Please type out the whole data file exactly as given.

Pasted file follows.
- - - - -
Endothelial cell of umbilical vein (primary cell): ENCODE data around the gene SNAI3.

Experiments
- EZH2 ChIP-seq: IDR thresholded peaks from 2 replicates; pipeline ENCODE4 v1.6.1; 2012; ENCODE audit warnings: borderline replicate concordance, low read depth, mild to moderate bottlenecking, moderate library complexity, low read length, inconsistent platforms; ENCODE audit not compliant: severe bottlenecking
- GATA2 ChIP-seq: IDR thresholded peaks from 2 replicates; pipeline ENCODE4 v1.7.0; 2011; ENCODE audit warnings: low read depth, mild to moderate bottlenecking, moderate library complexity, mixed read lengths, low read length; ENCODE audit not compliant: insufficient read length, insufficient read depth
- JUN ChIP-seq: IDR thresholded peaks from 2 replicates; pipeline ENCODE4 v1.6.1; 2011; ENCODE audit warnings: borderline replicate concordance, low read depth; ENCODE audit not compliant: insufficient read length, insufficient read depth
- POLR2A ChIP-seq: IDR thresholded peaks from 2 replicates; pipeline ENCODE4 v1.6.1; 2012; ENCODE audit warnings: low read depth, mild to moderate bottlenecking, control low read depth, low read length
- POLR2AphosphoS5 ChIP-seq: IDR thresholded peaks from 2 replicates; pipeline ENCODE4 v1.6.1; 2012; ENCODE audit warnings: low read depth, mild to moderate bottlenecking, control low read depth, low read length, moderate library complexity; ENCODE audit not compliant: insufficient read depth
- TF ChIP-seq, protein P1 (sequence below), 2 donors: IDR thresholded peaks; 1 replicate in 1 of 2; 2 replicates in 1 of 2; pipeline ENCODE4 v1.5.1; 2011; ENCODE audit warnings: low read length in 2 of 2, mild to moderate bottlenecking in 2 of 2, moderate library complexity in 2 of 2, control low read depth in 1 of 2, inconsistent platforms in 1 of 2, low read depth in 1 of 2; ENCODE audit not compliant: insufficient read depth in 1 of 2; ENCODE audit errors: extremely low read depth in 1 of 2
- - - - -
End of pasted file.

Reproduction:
Endothelial cell of umbilical vein (primary cell): ENCODE data around the gene SNAI3.

Experiments
- EZH2 ChIP-seq: IDR thresholded peaks from 2 replicates; pipeline ENCODE4 v1.6.1; 2012; ENCODE audit warnings: borderline replicate concordance, low read depth, mild to moderate bottlenecking, moderate library complexity, low read length, inconsistent platforms; ENCODE audit not compliant: severe bottlenecking
- GATA2 ChIP-seq: IDR thresholded peaks from 2 replicates; pipeline ENCODE4 v1.7.0; 2011; ENCODE audit warnings: low read depth, mild to moderate bottlenecking, moderate library complexity, mixed read lengths, low read length; ENCODE audit not compliant: insufficient read length, insufficient read depth
- JUN ChIP-seq: IDR thresholded peaks from 2 replicates; pipeline ENCODE4 v1.6.1; 2011; ENCODE audit warnings: borderline replicate concordance, low read depth; ENCODE audit not compliant: insufficient read length, insufficient read depth
- POLR2A ChIP-seq: IDR thresholded peaks from 2 replicates; pipeline ENCODE4 v1.6.1; 2012; ENCODE audit warnings: low read depth, mild to moderate bottlenecking, control low read depth, low read length
- POLR2AphosphoS5 ChIP-seq: IDR thresholded peaks from 2 replicates; pipeline ENCODE4 v1.6.1; 2012; ENCODE audit warnings: low read depth, mild to moderate bottlenecking, control low read depth, low read length, moderate library complexity; ENCODE audit not compliant: insufficient read depth
- TF ChIP-seq, protein P1 (sequence below), 2 donors: IDR thresholded peaks; 1 replicate in 1 of 2; 2 replicates in 1 of 2; pipeline ENCODE4 v1.5.1; 2011; ENCODE audit warnings: low read length in 2 of 2, mild to moderate bottlenecking in 2 of 2, moderate library complexity in 2 of 2, control low read depth in 1 of 2, inconsistent platforms in 1 of 2, low read depth in 1 of 2; ENCODE audit not compliant: insufficient read depth in 1 of 2; ENCODE audit errors: extremely low read depth in 1 of 2